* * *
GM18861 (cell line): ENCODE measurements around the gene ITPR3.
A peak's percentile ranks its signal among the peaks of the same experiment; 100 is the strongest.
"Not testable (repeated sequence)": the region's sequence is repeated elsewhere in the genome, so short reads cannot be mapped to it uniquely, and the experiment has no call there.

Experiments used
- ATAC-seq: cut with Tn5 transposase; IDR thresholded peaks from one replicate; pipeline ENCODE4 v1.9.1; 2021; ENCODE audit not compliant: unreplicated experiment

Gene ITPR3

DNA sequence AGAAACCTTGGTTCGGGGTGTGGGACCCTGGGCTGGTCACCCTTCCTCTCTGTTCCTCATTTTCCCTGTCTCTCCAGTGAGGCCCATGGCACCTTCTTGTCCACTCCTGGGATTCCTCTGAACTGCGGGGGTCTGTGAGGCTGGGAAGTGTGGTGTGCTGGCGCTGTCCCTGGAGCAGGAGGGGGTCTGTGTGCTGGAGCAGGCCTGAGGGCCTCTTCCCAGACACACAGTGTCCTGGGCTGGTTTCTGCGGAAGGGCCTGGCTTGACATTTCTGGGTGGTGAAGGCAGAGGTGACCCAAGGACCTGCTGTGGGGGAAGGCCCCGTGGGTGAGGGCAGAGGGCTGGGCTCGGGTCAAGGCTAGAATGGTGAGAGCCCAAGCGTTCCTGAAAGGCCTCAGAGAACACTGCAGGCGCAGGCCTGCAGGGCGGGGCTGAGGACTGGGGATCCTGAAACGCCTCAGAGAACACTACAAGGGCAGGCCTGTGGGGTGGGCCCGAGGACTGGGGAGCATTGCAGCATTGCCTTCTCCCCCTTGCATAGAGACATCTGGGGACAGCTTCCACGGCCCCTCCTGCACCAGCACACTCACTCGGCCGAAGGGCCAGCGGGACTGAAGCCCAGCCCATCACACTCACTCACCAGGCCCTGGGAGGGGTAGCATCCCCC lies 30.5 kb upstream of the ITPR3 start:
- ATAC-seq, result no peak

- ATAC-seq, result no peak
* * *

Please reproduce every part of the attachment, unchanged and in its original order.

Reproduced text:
GM18861 (cell line): ENCODE measurements around the gene ITPR3.
A peak's percentile ranks its signal among the peaks of the same experiment; 100 is the strongest.
"Not testable (repeated sequence)": the region's sequence is repeated elsewhere in the genome, so short reads cannot be mapped to it uniquely, and the experiment has no call there.

Experiments used
- ATAC-seq: cut with Tn5 transposase; IDR thresholded peaks from one replicate; pipeline ENCODE4 v1.9.1; 2021; ENCODE audit not compliant: unreplicated experiment

Gene ITPR3

DNA sequence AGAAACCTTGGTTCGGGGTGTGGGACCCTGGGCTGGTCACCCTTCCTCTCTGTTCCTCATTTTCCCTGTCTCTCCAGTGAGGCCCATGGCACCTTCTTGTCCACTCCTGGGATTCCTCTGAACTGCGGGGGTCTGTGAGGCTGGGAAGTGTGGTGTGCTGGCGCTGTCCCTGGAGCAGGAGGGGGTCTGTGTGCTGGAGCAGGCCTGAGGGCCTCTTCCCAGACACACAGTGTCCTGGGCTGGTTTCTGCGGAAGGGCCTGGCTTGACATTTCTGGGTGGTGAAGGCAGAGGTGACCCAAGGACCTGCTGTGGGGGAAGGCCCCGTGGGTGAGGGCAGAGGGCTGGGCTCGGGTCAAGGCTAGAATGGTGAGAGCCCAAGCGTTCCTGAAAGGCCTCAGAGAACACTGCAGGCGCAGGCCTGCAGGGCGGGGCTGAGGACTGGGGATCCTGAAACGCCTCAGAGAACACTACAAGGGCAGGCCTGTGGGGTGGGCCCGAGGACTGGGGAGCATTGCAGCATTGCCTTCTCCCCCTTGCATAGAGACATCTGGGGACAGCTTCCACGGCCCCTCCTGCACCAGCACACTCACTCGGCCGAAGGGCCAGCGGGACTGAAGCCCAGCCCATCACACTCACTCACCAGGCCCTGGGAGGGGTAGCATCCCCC lies 30.5 kb upstream of the ITPR3 start:
- ATAC-seq, result no peak

- ATAC-seq, result no peak